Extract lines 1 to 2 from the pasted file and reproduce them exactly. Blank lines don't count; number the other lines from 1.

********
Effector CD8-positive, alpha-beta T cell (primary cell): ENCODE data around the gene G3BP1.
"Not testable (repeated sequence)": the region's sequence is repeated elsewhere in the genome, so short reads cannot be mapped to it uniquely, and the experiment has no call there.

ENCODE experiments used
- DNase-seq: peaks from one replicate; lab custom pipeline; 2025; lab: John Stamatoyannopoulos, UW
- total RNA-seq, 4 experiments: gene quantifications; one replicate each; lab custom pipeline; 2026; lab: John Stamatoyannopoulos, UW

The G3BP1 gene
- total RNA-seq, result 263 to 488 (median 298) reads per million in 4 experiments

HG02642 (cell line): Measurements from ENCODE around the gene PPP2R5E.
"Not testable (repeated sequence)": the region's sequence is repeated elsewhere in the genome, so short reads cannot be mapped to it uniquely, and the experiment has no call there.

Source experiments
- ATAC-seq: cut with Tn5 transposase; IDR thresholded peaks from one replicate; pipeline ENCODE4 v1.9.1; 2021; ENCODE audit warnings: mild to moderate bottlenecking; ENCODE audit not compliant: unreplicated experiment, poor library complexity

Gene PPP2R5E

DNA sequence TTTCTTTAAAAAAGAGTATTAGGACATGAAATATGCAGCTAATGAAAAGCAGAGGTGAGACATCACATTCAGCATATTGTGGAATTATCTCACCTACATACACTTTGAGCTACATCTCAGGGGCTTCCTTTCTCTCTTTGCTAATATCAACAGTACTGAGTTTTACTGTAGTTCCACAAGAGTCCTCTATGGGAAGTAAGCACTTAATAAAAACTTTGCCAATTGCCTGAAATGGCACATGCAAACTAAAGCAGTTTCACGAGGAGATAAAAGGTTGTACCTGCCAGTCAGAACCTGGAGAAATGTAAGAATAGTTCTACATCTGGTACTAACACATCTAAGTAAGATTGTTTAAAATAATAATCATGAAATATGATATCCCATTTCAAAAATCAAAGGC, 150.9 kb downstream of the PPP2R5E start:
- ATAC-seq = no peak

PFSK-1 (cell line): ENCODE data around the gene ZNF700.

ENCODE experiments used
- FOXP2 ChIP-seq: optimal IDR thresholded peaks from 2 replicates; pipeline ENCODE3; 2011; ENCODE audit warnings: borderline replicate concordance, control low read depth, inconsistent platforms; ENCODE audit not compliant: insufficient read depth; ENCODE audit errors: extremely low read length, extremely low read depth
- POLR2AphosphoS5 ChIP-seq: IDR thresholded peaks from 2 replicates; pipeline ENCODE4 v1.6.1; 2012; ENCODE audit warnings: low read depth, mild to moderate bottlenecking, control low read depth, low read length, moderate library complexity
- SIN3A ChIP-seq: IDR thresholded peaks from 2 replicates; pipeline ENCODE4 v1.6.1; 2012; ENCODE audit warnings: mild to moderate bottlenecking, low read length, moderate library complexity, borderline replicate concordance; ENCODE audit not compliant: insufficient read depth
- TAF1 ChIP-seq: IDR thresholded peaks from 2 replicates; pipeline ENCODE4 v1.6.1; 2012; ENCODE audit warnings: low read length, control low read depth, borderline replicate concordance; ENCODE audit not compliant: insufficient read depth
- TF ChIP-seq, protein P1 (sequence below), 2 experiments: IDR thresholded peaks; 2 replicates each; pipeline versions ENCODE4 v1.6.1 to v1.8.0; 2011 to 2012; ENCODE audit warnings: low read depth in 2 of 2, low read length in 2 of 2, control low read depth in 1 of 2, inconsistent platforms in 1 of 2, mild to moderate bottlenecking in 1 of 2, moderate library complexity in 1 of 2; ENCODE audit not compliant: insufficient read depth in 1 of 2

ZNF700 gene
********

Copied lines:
Effector CD8-positive, alpha-beta T cell (primary cell): ENCODE data around the gene G3BP1.
"Not testable (repeated sequence)": the region's sequence is repeated elsewhere in the genome, so short reads cannot be mapped to it uniquely, and the experiment has no call there.